“We need more transparency in the price of drugs”

The cross : What is an innovative medicine?

Sophie Crozier: Medicines that represent a real novelty in terms of treatment, efficacy, either because they allow the treatment of rare diseases for which there was no treatment, for example, or because they are real ” breakthrough ”in terms of process, in particular manufacturing… Some of these therapies are set to develop and their indications to expand, as is the case in oncology, and will therefore concern more and more people in the coming months and years. patients.

What ethical questions do these treatments pose?

SC: The prices are exorbitant! CCNE took up the subject in 2016, following the marketing of Soldavi, a treatment against hepatitis C, the initial price of which was over € 40,000. In 2020, this treatment is offered at a price of € 25,000 for a 12-week cure… If it were offered to all patients in need (approximately 128,000), this would represent more than € 3 billion for a single disease. Some gene therapies cost 2 million euros for a single patient, which imposes choices among patients.

→ READ the opinion 135. “Access to therapeutic innovations: ethical issues”

The price of these drugs therefore raises two main ethical questions: how to allow access to these very expensive treatments to all, in the name of equity, without compromising the sustainability of the French health insurance system, based on solidarity, and while preserving an incentive for therapeutic innovation?

What justifies such prices?

SC: This is precisely one of the problems that we put forward. There is a lack of transparency in pricing. Of course, innovation comes at a price, that of research and development and the cost of production, but there is an opacity that we encourage to remove because it concerns public expenditure. Medicines are not like any other product. In addition, the pharmaceutical industry largely benefits from research tax credit and public solidarity, while at the same time, we are witnessing a financialization of the pharmaceutical industry which is generating profits equivalent to those of the luxury sector. Such expenditure for the health system could lead to making choices, favoring certain treatments to the detriment of others, or even having to “triage” patients.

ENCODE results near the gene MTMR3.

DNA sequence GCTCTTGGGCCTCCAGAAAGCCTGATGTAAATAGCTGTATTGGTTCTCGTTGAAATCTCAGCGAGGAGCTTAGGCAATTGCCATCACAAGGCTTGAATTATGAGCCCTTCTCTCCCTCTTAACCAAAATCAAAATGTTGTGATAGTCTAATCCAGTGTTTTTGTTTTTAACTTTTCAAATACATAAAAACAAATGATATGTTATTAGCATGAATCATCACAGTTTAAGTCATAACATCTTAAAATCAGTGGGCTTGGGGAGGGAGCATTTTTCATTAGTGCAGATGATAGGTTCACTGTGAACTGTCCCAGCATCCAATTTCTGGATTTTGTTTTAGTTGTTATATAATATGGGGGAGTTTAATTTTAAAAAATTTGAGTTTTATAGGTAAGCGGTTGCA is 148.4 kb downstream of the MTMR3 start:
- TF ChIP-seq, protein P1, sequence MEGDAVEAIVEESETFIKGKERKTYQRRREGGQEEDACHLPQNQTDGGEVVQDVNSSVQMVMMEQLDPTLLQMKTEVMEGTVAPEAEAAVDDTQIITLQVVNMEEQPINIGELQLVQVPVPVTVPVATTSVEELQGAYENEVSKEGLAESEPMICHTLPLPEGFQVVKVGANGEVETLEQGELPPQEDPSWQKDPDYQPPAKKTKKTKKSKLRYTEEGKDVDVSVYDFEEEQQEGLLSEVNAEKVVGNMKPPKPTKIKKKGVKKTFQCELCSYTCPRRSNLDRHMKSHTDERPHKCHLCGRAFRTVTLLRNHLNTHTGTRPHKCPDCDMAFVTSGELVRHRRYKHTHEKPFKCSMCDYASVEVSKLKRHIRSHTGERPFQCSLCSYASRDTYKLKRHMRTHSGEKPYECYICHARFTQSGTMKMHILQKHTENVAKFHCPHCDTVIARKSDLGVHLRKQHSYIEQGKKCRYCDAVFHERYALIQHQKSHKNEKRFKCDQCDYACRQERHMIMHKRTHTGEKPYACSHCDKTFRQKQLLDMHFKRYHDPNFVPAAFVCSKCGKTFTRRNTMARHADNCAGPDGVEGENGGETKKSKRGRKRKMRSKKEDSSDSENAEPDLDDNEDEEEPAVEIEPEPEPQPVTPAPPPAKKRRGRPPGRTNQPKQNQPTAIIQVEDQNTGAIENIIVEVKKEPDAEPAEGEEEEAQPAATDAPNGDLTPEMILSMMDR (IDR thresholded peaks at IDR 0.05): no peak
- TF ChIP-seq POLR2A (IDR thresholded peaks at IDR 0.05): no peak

These very high prices also question the value of life: what price are we willing to pay to save a life? While some countries, such as the UK, have chosen to limit access to treatment on a cost-effective basis, this is not the model for our health insurance system. It is therefore essential to be able to obtain, in the collective interest, effective treatments, at a fair price that is bearable by the community. We must be able to continue to promote therapeutic innovation, but at reasonable prices. Dividends are private, health is public.

But how can a fairer price be obtained?

SC: In the opinion, we publish a list of recommendations, of which transparency is the first ethical and democratic requirement. We also invite the strengthening of the skills of the public authorities for negotiations with manufacturers. For example, we suggest strengthening the bodies that prepare and lead negotiations with the laboratories, by calling on public researchers and academics, in particular for carrying out medico-economic analyzes.

The creation of an autonomous public medicine pole to set up public (or mixed) non-profit production entities for innovative medicines is also one of our recommendations. But it is clear that these recommendations alone will not be sufficient if there is not a real political will for transparency and cooperation at European and even global level, to continue promoting therapeutic innovation without contributing to continuous speculation. . Faced with such complexity, CCNE calls for a “Medicines Segur” which would bring all the players around the same table. The price of innovative drugs is a major public health issue. It concerns us all as citizens.


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